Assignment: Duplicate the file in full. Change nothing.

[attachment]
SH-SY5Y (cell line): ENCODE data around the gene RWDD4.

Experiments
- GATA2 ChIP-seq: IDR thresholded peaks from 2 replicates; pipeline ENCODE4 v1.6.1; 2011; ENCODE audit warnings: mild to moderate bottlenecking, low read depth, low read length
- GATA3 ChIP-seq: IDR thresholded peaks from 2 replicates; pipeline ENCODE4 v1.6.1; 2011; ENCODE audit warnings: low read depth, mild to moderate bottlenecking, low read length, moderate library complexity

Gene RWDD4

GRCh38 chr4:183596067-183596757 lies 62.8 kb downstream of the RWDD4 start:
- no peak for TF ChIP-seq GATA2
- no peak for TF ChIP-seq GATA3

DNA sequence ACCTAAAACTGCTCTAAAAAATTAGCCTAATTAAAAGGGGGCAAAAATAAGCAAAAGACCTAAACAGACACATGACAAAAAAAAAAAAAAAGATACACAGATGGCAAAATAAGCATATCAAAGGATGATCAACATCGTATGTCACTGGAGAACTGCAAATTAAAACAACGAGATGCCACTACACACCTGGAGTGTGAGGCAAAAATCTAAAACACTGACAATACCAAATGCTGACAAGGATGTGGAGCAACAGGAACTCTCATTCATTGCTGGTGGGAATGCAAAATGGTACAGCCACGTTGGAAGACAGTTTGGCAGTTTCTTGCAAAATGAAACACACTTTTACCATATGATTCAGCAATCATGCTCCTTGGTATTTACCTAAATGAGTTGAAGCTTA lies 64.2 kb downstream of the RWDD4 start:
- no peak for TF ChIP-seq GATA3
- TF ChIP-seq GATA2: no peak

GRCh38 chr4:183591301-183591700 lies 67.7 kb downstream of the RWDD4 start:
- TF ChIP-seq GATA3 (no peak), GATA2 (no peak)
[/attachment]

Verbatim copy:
SH-SY5Y (cell line): ENCODE data around the gene RWDD4.

Experiments
- GATA2 ChIP-seq: IDR thresholded peaks from 2 replicates; pipeline ENCODE4 v1.6.1; 2011; ENCODE audit warnings: mild to moderate bottlenecking, low read depth, low read length
- GATA3 ChIP-seq: IDR thresholded peaks from 2 replicates; pipeline ENCODE4 v1.6.1; 2011; ENCODE audit warnings: low read depth, mild to moderate bottlenecking, low read length, moderate library complexity

Gene RWDD4

GRCh38 chr4:183596067-183596757 lies 62.8 kb downstream of the RWDD4 start:
- no peak for TF ChIP-seq GATA2
- no peak for TF ChIP-seq GATA3

DNA sequence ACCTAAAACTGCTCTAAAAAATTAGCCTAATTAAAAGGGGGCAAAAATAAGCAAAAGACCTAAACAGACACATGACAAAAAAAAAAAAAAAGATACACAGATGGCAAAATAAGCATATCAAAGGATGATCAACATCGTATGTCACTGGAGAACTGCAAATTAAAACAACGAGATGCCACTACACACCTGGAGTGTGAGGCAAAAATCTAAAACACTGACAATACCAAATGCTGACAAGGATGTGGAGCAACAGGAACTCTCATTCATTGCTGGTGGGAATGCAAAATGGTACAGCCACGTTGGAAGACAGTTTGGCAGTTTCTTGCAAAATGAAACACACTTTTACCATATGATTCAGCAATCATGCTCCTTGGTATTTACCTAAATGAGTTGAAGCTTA lies 64.2 kb downstream of the RWDD4 start:
- no peak for TF ChIP-seq GATA3
- TF ChIP-seq GATA2: no peak

GRCh38 chr4:183591301-183591700 lies 67.7 kb downstream of the RWDD4 start:
- TF ChIP-seq GATA3 (no peak), GATA2 (no peak)